NOT FOR ME
This is the second Neil Gaiman book I’ve read now and honestly, at this point I’m starting to wonder what all the fuss is about.
Don’t get me wrong, AMERICAN GODS is fine. It had enough of the stuff I like to keep me reading and Gaiman is a good enough writer as far as prose is concerned; it just didn’t excite me or have me clamouring for more.
So AMERICAN GODS tells the story of Shadow, an ex-convict whose wife dies in a car crash just days before his release from prison. He meets the mysterious Mr Wednesday on the plane home and agrees to work for him doing some pretty shady shit, travelling across America while Wednesday attempts to rally some intriguing characters to support him in a looming war between the Old Gods and the New Gods.
Sounds exciting! A celestial Battle Royale? Sign me up!
And yeah, the first 50 pages had me convinced I was in for a treat. It set up an intriguing premise and compelling, conflict-ridden relationships that promised to deliver a punch. Unfortunately that’s where the consistency of the narrative ended. The rest of the story just didn’t quite live up to the expectations set by the beginning.
My biggest gripe is the inconsistency of the characterisation. After a promising start, Shadow turns out be to be a lacklustre protagonist. He’s passive, he’s incurious and I feel like Gaiman was more interested in developing the personalities of the gods (or some of them at least), so ended up grafting a mediocre talent for coin tricks onto his main character and hoping it passed for a personality. Frankly, I just found him a bit dull.
Some of the Old Gods are interesting. I thought Wednesday was a compelling character. He has goals, he pursues them, he complicates things and makes plot happen through his actions. He’s distasteful at times, but at least that makes him interesting. Czernobog too has a personal magnetism that jumps off the page, as do a few others we meet along the way. Others however, are just woefully undeveloped. I’m thinking mainly of the New Gods. We get a few kick-the-cat types of scenes with some of them and from that point on we’re expected to characterise them as villains with little more character development. They mostly felt a bit two dimensional and I was never convinced by them.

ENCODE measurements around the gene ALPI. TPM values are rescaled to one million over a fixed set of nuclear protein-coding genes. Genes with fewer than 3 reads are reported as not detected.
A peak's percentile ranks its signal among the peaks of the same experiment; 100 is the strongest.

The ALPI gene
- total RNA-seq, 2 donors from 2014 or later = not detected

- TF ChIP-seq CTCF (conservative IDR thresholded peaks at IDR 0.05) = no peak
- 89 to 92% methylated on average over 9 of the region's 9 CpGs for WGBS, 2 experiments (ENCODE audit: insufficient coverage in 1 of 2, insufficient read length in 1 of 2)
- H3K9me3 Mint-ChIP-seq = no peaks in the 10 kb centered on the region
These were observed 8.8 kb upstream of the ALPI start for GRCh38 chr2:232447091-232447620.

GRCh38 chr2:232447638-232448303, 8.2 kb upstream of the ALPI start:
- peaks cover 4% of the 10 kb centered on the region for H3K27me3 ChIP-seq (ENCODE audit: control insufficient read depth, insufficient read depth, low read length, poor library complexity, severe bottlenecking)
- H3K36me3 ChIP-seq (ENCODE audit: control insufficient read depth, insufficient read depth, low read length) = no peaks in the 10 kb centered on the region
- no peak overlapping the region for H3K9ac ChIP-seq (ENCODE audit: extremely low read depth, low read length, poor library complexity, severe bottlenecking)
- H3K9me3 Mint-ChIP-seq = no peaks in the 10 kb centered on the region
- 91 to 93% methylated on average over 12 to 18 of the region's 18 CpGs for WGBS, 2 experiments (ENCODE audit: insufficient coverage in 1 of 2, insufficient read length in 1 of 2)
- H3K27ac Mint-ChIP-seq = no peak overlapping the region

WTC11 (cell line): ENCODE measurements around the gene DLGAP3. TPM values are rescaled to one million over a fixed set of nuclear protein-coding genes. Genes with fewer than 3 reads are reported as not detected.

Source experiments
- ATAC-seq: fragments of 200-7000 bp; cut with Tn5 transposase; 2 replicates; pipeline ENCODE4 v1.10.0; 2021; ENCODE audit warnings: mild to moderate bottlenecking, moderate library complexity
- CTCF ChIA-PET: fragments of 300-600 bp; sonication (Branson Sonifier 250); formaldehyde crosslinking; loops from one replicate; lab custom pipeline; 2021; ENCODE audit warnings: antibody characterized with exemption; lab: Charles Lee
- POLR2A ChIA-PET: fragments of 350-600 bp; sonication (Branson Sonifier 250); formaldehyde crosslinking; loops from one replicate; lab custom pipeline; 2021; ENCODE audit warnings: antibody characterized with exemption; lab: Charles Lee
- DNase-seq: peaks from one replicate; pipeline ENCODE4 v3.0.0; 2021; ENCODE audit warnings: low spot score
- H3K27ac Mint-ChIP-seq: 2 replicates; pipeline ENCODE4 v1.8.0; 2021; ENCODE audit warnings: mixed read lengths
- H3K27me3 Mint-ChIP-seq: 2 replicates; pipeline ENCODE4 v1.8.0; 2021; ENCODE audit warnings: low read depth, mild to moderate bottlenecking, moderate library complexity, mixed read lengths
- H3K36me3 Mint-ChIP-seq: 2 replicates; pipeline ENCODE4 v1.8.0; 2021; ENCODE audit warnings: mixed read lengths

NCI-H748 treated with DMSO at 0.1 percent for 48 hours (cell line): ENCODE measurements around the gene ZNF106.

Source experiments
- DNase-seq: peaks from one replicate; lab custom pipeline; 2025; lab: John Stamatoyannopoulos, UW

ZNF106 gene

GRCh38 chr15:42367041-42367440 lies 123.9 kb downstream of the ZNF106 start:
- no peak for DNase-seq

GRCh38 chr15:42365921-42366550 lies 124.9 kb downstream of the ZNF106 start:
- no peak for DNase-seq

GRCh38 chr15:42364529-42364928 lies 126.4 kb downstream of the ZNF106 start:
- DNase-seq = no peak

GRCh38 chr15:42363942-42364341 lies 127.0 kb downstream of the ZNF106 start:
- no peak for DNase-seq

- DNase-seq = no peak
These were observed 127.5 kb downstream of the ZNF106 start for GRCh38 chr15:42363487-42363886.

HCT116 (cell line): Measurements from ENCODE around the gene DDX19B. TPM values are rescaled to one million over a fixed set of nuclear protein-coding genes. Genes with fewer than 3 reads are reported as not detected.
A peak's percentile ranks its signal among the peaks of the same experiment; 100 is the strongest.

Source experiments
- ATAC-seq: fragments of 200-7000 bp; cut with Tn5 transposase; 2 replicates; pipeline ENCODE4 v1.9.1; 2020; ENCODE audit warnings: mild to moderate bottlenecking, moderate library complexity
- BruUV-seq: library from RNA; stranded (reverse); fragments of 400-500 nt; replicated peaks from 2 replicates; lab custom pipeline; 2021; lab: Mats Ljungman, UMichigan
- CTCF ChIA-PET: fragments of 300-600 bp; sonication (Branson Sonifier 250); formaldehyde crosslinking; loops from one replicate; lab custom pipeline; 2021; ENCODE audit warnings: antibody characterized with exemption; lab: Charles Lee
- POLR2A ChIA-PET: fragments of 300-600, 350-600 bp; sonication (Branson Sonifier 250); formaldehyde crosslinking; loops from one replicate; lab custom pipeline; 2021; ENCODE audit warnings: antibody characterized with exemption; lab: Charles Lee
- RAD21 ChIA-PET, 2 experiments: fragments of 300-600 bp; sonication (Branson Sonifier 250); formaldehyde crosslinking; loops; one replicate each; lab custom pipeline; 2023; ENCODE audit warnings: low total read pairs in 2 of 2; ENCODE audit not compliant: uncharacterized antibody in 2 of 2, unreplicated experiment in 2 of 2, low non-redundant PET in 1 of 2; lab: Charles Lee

In the intro to the 10th anniversary edition, Gaiman says he persuaded the publisher to reinstate about 12,000 extra words that they trimmed from the original version.
And it really shows.
There’s plenty of long books that justify their word count but AMERICAN GODS isn’t one of them. There were several occasions where my mind wandered while Shadow plodded around not doing very much. It’s just too long.
That’s partly due to the numerous sidetracks and vignettes that take us away from the main plot every few chapters. These bothered me a bit because most of the time we’re reading in a pretty personal third person perspective with Shadow as the POV and then BAM! we’re hurled somewhere totally unrelated being introduced to new characters and situations.
It never quite landed for me but I gave these scenes the benefit of the doubt, expecting they would all tie together eventually…except they never did. I got to the end of the book and was left wondering what purpose they served. Which is a shame because some of these vignettes were actually very good and seem like they’d have worked well as standalone shorts, but in this context they needed to be incorporated into the narrative in a way that wasn’t so jarring.
Clearly your mileage may vary given how beloved Gaiman is among his legions of adoring fans, but this book just didn’t do it for me. The prose was generally good and there were enough interesting scenes and ideas for me to come away thinking it wasn’t a total waste of time, but I’m not sure I’ll be reading any more Gaiman.
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